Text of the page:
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Starting Your Grow Part III

This Class 207, we will be wrapping up our review on growing at home so we can start exploring a new technique when we begin to experiment with our now flowering garden. Our garden has been outdoors this cycle, and running organic nutrients which we will discuss using then ramping up during the flower cycle. The flowering phase is not a huge leap into new territory but it is the time to maximize your light, nutrients, and attention to detail to ensure you get the best possible results. I have been flowering my plants in the cold of the ‘Arizona Winter’ with little issues, but as we start to enter spring I am hopeful that my plants will finish strong. We will cover these topics so you might find a new hobby after our review at the beginning of 2022. Let’s review our basics on flowering, talk about routines, then get into some new curriculum in our next installment.

The Sun in Spring

The spring season is just around the corner and we are seeing our flowering plants taking on color and weight as they approach harvest. I have been very pleased with this run, and would highly recommend anyone try growing in this season where the Arizona heat is not an issue. The rapidly approaching spring equinox will be a time for shifting our plans for when the photocycle starts to change. The winter sun has been excellent but I was using the light and dark cycles to guide my plants before concerning myself with the cold.The usual photocycle shift is to 12 hours light and 12 hours dark for the flowering phase of cannabis but to actually trigger the change within the plant, you need 12 hours dark or more. That said, to reveg a plant from flowering and back into vegatative stages, you need to supplement additional light to trigger the changes within the plant which is usually 12 hours or more of light on. The equinox is when the sun is in alignment with the equator causing the light and dark cycles to even at 12 hours each of light and dark. The upcoming spring equinox will bring a longer light cycle going into summer compared to the longer nights of winter after the fall equinox.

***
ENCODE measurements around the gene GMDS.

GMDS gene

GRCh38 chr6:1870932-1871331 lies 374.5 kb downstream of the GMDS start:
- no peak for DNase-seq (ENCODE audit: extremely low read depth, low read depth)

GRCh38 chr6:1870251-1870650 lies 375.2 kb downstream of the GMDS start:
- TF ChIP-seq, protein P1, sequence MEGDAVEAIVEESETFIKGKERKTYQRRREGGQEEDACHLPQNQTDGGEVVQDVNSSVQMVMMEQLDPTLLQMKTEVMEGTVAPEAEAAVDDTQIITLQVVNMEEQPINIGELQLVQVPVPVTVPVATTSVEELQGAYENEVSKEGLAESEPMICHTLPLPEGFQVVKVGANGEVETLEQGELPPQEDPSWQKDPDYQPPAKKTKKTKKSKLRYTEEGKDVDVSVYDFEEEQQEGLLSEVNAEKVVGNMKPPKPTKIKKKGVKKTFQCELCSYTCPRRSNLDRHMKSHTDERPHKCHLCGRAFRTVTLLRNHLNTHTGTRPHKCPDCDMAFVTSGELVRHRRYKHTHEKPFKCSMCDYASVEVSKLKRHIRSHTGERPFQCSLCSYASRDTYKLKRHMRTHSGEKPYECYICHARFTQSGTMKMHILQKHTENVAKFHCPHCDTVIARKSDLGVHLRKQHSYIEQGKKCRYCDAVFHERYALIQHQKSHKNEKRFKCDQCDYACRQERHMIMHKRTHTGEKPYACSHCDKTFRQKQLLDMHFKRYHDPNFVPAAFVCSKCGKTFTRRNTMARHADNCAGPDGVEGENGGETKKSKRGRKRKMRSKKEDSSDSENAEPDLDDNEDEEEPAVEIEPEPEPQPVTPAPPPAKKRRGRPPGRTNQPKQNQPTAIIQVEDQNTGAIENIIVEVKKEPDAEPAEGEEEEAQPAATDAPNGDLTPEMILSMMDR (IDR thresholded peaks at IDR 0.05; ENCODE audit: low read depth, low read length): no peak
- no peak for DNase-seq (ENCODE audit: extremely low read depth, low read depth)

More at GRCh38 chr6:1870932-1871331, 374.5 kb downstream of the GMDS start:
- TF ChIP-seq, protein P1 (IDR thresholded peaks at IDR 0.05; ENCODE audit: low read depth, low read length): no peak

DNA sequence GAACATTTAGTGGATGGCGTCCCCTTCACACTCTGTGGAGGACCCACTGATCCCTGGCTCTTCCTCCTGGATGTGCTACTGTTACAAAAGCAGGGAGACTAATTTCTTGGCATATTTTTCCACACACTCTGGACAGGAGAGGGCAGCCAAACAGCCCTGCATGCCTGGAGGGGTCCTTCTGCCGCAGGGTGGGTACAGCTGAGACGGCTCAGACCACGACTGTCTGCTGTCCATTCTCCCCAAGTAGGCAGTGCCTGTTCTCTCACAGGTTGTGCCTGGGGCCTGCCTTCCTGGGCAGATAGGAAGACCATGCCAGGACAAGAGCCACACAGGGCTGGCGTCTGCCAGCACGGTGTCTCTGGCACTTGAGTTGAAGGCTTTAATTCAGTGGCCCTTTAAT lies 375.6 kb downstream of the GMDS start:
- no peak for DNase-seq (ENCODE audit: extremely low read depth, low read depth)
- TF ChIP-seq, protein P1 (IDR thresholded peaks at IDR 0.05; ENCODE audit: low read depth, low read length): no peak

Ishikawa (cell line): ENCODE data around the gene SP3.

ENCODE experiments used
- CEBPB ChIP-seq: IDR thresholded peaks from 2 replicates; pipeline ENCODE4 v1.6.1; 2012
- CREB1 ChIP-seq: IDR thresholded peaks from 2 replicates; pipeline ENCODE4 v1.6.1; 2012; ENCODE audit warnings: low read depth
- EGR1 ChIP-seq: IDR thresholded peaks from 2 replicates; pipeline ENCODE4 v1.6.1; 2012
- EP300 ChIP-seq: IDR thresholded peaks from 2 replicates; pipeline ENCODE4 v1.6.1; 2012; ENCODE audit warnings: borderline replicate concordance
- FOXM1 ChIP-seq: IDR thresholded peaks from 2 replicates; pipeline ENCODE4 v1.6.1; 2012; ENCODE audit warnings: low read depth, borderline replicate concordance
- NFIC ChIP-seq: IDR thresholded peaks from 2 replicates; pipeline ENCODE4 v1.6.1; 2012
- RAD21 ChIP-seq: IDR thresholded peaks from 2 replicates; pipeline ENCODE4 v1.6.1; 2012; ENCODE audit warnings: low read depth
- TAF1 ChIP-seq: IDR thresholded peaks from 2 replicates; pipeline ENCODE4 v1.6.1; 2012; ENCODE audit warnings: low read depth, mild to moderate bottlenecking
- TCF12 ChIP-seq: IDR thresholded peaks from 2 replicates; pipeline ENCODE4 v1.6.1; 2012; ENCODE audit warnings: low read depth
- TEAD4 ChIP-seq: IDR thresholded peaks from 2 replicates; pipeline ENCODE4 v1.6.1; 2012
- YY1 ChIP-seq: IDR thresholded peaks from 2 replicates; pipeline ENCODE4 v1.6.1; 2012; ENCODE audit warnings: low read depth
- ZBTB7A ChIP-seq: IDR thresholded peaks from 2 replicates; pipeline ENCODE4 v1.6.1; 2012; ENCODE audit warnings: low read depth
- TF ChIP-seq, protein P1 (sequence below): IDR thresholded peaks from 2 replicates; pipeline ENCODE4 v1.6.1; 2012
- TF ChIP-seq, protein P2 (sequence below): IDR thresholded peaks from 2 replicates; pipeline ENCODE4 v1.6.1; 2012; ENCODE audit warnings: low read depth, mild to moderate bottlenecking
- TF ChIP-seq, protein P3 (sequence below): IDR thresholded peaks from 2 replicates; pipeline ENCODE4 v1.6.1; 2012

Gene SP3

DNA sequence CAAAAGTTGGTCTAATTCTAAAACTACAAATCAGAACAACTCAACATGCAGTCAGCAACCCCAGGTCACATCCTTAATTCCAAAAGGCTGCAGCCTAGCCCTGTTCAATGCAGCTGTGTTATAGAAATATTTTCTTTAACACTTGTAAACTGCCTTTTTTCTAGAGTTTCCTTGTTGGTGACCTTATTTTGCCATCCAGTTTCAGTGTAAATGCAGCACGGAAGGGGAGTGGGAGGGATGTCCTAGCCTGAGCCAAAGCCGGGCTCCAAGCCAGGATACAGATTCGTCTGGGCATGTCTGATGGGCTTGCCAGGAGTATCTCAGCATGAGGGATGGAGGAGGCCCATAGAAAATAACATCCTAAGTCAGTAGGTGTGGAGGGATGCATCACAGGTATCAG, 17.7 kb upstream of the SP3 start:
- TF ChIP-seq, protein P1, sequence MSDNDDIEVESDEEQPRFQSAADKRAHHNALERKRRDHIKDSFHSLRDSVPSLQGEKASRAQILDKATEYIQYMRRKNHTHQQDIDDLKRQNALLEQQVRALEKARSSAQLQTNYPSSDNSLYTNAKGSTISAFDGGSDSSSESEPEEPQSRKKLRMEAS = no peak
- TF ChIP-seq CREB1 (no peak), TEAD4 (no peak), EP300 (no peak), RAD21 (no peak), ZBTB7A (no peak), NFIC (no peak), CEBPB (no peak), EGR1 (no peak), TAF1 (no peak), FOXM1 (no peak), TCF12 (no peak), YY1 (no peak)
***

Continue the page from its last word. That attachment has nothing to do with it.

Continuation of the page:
Outdoor Nutrition

I have been running my garden using organic nutrients, and the plants have been enjoying the treatment. My primary nutrient is the RAW Bloom formula by NPK Industries in combination with Larasoil by Agromar Seaweed Solutions. THe combination has been driving my flower cycle, and I have been responding by steadily raising the nutrient amounts as we get further into flower. This ramping up of nutrients is common, but with organic nutrients the chance of ‘burning your plants is greatly reduced. Continue pH adjustments to pH 5.8-6.5 for your flowering plants, and you can customize your routine for the best results or your budget. My feeding chart for this cycle is below, and has done well to produce some potent results.

Drogado’s Current Formula

Application Chart – per 5 gallons, watering daily

ml= milliliter, tsp= teaspoon, tbsp=tablespoon

Let’s Flower

Flowering will usually run a schedule close to 8-10 weeks in which your buds are being formed. The time to complete flowering can be roughly estimated by weeks, but should be monitored up until harvest by observing the change in trichomes from clear to amber. The conditions of my outdoor flowering have been less than the medium-high humidity and temperatures seen normally, but I am still seeing great success. The defoliation of the plants will need to happen as needed and use best judgment for how much to remove. I will stop my foliar feeds and sprays in week three of flowering to lower any risks of mold or bud rot. We want high light, and to push our nutrients heavily to maximize the potential of our plants. The plants will increase trichome production as a stress response when at the end we use 24-48 hours of darkness to achieve this. Maintaining a steady amount of airflow will be crucial to prevent any critters of sickness from taking up residence. The joys of flower will be seen, and hopefully in time you will go from reading to smoking your home grown weed. Be sure to download the Cannabis Cactus app, visit the website, or continue reading the magazine for more home cultivation education.


See the whole cultivation series to keep reading and learning.



Adrian Ryan was born in New Mexico and attended school since elementary in Arizona, his time growing up split between the two states. He hopes to work towards recreational cannabis, enjoys reading, writing, film, music, and also writing music.



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